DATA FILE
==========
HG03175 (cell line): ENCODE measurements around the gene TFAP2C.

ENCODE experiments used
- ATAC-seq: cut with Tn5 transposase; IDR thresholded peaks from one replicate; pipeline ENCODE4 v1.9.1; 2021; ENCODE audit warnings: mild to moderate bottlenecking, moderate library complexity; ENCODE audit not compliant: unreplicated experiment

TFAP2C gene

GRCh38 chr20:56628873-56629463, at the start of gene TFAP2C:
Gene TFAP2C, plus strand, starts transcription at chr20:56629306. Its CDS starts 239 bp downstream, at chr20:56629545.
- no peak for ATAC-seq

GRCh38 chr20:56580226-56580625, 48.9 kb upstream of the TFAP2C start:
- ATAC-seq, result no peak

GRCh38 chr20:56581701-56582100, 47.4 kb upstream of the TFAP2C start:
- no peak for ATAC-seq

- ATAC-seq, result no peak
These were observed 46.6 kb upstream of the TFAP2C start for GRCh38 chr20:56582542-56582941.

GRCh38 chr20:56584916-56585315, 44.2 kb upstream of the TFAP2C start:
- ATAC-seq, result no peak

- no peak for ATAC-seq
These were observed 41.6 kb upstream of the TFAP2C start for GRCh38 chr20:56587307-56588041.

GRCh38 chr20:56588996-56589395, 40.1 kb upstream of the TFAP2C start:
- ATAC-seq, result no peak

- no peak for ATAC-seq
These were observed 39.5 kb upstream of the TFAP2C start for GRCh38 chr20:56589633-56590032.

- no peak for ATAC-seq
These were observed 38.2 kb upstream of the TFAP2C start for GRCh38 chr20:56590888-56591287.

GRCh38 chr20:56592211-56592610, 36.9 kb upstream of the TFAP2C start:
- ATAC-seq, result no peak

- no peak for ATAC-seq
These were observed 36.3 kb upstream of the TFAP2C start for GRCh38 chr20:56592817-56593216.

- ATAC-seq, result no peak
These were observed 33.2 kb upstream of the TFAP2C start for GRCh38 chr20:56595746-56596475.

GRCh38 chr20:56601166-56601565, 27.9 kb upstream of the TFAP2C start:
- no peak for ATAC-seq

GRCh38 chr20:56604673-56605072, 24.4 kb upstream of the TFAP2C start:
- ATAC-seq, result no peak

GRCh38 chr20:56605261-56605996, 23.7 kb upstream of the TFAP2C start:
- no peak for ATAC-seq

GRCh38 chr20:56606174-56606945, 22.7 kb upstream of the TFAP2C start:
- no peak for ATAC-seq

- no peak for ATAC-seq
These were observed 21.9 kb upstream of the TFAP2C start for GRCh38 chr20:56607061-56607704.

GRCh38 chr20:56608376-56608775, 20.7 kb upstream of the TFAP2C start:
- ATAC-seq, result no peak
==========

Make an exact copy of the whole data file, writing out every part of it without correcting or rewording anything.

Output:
HG03175 (cell line): ENCODE measurements around the gene TFAP2C.

ENCODE experiments used
- ATAC-seq: cut with Tn5 transposase; IDR thresholded peaks from one replicate; pipeline ENCODE4 v1.9.1; 2021; ENCODE audit warnings: mild to moderate bottlenecking, moderate library complexity; ENCODE audit not compliant: unreplicated experiment

TFAP2C gene

GRCh38 chr20:56628873-56629463, at the start of gene TFAP2C:
Gene TFAP2C, plus strand, starts transcription at chr20:56629306. Its CDS starts 239 bp downstream, at chr20:56629545.
- no peak for ATAC-seq

GRCh38 chr20:56580226-56580625, 48.9 kb upstream of the TFAP2C start:
- ATAC-seq, result no peak

GRCh38 chr20:56581701-56582100, 47.4 kb upstream of the TFAP2C start:
- no peak for ATAC-seq

- ATAC-seq, result no peak
These were observed 46.6 kb upstream of the TFAP2C start for GRCh38 chr20:56582542-56582941.

GRCh38 chr20:56584916-56585315, 44.2 kb upstream of the TFAP2C start:
- ATAC-seq, result no peak

- no peak for ATAC-seq
These were observed 41.6 kb upstream of the TFAP2C start for GRCh38 chr20:56587307-56588041.

GRCh38 chr20:56588996-56589395, 40.1 kb upstream of the TFAP2C start:
- ATAC-seq, result no peak

- no peak for ATAC-seq
These were observed 39.5 kb upstream of the TFAP2C start for GRCh38 chr20:56589633-56590032.

- no peak for ATAC-seq
These were observed 38.2 kb upstream of the TFAP2C start for GRCh38 chr20:56590888-56591287.

GRCh38 chr20:56592211-56592610, 36.9 kb upstream of the TFAP2C start:
- ATAC-seq, result no peak

- no peak for ATAC-seq
These were observed 36.3 kb upstream of the TFAP2C start for GRCh38 chr20:56592817-56593216.

- ATAC-seq, result no peak
These were observed 33.2 kb upstream of the TFAP2C start for GRCh38 chr20:56595746-56596475.

GRCh38 chr20:56601166-56601565, 27.9 kb upstream of the TFAP2C start:
- no peak for ATAC-seq

GRCh38 chr20:56604673-56605072, 24.4 kb upstream of the TFAP2C start:
- ATAC-seq, result no peak

GRCh38 chr20:56605261-56605996, 23.7 kb upstream of the TFAP2C start:
- no peak for ATAC-seq

GRCh38 chr20:56606174-56606945, 22.7 kb upstream of the TFAP2C start:
- no peak for ATAC-seq

- no peak for ATAC-seq
These were observed 21.9 kb upstream of the TFAP2C start for GRCh38 chr20:56607061-56607704.

GRCh38 chr20:56608376-56608775, 20.7 kb upstream of the TFAP2C start:
- ATAC-seq, result no peak